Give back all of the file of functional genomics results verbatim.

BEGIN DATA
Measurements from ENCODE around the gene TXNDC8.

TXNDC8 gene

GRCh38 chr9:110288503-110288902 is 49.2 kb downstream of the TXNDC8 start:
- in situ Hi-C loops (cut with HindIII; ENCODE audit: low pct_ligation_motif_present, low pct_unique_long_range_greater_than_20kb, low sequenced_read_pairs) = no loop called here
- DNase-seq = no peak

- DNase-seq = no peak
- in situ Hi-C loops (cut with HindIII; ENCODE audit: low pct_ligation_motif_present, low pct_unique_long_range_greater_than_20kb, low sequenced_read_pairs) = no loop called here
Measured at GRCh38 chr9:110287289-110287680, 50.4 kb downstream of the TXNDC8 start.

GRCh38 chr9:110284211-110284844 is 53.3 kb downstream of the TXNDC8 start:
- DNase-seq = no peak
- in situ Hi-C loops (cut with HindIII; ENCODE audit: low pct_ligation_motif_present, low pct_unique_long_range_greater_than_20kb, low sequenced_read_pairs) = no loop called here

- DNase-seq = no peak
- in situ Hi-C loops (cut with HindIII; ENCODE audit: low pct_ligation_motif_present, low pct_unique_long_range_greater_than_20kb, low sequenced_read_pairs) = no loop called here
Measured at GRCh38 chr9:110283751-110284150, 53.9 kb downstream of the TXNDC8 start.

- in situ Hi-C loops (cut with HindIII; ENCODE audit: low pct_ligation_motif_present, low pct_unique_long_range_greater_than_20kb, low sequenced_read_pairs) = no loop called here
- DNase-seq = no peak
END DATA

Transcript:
Measurements from ENCODE around the gene TXNDC8.

TXNDC8 gene

GRCh38 chr9:110288503-110288902 is 49.2 kb downstream of the TXNDC8 start:
- in situ Hi-C loops (cut with HindIII; ENCODE audit: low pct_ligation_motif_present, low pct_unique_long_range_greater_than_20kb, low sequenced_read_pairs) = no loop called here
- DNase-seq = no peak

- DNase-seq = no peak
- in situ Hi-C loops (cut with HindIII; ENCODE audit: low pct_ligation_motif_present, low pct_unique_long_range_greater_than_20kb, low sequenced_read_pairs) = no loop called here
Measured at GRCh38 chr9:110287289-110287680, 50.4 kb downstream of the TXNDC8 start.

GRCh38 chr9:110284211-110284844 is 53.3 kb downstream of the TXNDC8 start:
- DNase-seq = no peak
- in situ Hi-C loops (cut with HindIII; ENCODE audit: low pct_ligation_motif_present, low pct_unique_long_range_greater_than_20kb, low sequenced_read_pairs) = no loop called here

- DNase-seq = no peak
- in situ Hi-C loops (cut with HindIII; ENCODE audit: low pct_ligation_motif_present, low pct_unique_long_range_greater_than_20kb, low sequenced_read_pairs) = no loop called here
Measured at GRCh38 chr9:110283751-110284150, 53.9 kb downstream of the TXNDC8 start.

- in situ Hi-C loops (cut with HindIII; ENCODE audit: low pct_ligation_motif_present, low pct_unique_long_range_greater_than_20kb, low sequenced_read_pairs) = no loop called here
- DNase-seq = no peak